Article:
Review of Major Points
This chapter emphasized that logical reasoning is your guide to good decisions. It is also a guide to sorting out truth from falsehood. This chapter began with several case studies of logical reasoning. It also pointed out some common errors in reasoning.
From these examples we were able to extract the following principles of logical reasoning:
(1) ask for reasons before accepting a conclusion, (2) give an argument to support your conclusion, (3) tailor reasons to your audience, (4) design your reasons to imply the conclusion, (5) recognize the value of having more relevant information, (6) weigh the pros and cons, (7) consider the possible courses of action, (8) look at the consequences of these various courses of action, (9) evaluate the consequences, (10) consider the probabilities that those various consequences will actually occur, (11) delay making important decisions when practical,
(12) assess what is said in light of the situation, (13) don’t take people too literally, (14) use your background knowledge and common sense in drawing conclusions, (15) remember that extraordinary statements require extraordinarily good evidence, (16) defer to the expert, (17) remember that firmer conclusions require better reasons, (18) be consistent in your own reasoning, (19) be on the lookout for inconsistency in the reasoning of yourself and others, (20) check to see whether explanations fit all the relevant facts, (21) you can make your opponent’s explanation less believable by showing that there are alternative explanations that haven’t been ruled out, (22) stick to the subject, and (23) don’t draw a conclusion until you’ve gotten enough evidence.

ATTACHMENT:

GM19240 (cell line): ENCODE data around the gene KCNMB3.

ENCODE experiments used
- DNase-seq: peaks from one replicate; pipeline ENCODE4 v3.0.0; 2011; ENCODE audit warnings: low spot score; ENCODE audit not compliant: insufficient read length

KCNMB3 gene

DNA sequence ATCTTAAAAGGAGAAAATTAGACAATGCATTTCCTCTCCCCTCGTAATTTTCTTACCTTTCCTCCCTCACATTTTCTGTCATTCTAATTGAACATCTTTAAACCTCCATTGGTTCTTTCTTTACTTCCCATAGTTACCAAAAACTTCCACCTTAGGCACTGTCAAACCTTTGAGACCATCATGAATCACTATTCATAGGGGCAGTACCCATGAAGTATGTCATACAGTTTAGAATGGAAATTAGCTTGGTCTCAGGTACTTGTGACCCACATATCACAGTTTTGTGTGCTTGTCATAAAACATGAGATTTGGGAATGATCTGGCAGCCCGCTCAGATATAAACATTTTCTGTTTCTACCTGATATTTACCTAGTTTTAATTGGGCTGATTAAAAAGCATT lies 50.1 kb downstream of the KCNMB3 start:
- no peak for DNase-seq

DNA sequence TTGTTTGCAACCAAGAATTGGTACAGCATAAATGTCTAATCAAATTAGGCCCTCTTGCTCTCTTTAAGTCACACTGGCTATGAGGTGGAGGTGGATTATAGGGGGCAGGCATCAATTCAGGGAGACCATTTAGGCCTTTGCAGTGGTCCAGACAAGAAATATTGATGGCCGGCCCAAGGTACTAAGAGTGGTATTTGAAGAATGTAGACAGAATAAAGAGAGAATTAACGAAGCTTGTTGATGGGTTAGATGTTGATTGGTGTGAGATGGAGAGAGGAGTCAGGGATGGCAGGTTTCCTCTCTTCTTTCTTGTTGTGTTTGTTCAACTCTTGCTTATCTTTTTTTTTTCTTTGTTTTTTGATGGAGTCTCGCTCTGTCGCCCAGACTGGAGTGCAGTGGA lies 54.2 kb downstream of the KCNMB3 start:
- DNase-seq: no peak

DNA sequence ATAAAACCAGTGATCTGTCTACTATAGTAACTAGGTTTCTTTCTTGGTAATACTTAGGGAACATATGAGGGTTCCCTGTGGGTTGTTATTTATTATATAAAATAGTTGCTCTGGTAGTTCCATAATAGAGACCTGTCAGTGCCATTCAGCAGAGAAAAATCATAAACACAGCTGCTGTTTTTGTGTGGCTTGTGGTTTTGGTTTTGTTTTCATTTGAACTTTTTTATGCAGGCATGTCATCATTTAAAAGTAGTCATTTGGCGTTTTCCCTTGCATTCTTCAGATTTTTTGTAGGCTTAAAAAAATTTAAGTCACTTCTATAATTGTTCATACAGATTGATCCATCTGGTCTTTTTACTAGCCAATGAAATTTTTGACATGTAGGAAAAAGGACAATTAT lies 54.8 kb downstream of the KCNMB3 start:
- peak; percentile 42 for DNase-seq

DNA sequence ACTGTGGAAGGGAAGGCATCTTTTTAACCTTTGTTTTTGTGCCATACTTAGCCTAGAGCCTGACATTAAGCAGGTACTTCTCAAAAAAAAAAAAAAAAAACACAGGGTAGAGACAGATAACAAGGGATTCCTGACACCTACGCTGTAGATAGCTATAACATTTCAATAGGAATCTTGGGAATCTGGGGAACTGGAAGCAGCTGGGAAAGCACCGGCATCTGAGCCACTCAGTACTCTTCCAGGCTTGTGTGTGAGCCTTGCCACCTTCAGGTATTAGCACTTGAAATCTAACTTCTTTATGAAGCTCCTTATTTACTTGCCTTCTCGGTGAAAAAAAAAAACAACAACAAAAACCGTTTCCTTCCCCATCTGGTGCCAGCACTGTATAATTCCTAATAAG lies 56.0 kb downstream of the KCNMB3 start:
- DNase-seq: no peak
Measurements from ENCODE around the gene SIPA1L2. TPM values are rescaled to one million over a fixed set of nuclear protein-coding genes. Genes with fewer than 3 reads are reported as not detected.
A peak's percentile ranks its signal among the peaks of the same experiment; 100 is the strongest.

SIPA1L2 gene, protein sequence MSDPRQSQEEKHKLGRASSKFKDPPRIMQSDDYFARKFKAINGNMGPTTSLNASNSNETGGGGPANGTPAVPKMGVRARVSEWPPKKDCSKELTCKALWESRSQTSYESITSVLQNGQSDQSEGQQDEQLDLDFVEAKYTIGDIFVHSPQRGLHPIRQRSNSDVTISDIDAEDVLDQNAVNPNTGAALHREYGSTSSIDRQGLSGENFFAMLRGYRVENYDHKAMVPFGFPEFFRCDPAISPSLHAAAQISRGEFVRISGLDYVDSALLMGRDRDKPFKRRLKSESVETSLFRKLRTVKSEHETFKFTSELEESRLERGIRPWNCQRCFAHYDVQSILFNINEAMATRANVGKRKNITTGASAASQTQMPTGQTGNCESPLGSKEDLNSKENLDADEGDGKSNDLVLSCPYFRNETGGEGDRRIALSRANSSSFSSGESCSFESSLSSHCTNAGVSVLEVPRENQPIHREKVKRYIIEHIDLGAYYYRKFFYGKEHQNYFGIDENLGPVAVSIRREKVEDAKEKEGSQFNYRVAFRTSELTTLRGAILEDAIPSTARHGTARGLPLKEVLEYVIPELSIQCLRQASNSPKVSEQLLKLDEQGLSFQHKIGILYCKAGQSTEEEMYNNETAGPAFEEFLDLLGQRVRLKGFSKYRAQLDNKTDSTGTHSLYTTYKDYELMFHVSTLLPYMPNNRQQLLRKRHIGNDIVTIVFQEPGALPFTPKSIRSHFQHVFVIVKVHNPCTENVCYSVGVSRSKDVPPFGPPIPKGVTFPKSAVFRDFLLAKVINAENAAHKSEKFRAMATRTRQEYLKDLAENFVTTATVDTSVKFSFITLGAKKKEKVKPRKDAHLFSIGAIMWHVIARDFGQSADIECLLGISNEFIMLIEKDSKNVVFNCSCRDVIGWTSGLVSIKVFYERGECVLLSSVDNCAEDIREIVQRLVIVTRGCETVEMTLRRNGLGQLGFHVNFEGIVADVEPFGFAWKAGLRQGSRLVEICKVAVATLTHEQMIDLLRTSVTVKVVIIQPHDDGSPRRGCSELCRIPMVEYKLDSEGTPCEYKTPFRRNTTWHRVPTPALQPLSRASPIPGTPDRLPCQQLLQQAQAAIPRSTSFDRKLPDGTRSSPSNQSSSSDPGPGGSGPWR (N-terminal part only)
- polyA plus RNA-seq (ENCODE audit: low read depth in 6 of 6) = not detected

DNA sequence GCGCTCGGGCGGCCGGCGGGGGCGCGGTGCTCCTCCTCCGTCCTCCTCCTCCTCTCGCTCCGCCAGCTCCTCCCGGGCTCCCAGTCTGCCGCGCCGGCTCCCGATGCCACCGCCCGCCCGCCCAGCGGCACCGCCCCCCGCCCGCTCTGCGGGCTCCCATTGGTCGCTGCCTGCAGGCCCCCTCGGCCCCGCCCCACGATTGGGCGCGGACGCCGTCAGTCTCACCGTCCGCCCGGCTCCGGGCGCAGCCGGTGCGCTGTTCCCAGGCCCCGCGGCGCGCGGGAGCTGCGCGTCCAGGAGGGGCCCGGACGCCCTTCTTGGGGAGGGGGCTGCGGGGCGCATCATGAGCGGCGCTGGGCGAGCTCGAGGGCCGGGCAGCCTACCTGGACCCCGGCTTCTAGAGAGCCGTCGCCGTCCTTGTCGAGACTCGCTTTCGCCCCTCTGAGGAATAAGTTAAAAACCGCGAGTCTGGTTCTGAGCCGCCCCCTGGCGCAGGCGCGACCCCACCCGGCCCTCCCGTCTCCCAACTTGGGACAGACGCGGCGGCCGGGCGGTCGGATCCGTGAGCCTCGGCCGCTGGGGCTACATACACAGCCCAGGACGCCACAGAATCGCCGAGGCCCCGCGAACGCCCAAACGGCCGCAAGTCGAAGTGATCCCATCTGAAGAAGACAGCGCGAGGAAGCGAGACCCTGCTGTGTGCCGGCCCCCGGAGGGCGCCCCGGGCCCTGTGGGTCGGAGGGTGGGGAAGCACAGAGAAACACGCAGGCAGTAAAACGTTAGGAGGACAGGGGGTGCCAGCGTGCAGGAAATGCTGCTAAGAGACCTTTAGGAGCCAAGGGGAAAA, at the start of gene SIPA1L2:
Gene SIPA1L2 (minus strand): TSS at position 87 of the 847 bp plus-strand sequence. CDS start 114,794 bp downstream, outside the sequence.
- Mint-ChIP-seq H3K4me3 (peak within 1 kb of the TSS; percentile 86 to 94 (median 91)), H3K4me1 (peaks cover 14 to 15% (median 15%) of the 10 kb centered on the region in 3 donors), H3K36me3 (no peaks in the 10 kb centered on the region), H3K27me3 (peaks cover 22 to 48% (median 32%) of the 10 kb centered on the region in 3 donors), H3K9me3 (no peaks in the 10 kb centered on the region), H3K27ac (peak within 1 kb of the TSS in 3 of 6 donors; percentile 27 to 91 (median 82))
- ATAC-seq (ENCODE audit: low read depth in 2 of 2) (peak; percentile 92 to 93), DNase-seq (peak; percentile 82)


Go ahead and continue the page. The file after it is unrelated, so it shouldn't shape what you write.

These principles are merely pieces of advice; they are not rules or recipes. All the points, principles, and problems discussed in this chapter will receive more detailed treatment in later chapters. Those chapters will continue to systematically explore the intricacies of being logical. Although not all the logical principles in the world will be introduced in this book, all the most important ones will be. Regarding the problem of whether some are more important than others: not to worry; the relative importance of the principles will become clear as we go along.
As you investigate arguments during the course, you will improve the following skills:
- RECOGNITION of arguments
- EVALUATION of arguments
- CREATION of arguments
“Critical thinking is skeptical without being cynical. It is openminded without being wishywashy. It is analytical without being nitpicky. Critical thinking can be decisive without being stubborn, evaluative without being judgmental, and forceful without being opinionated.” –Peter Facione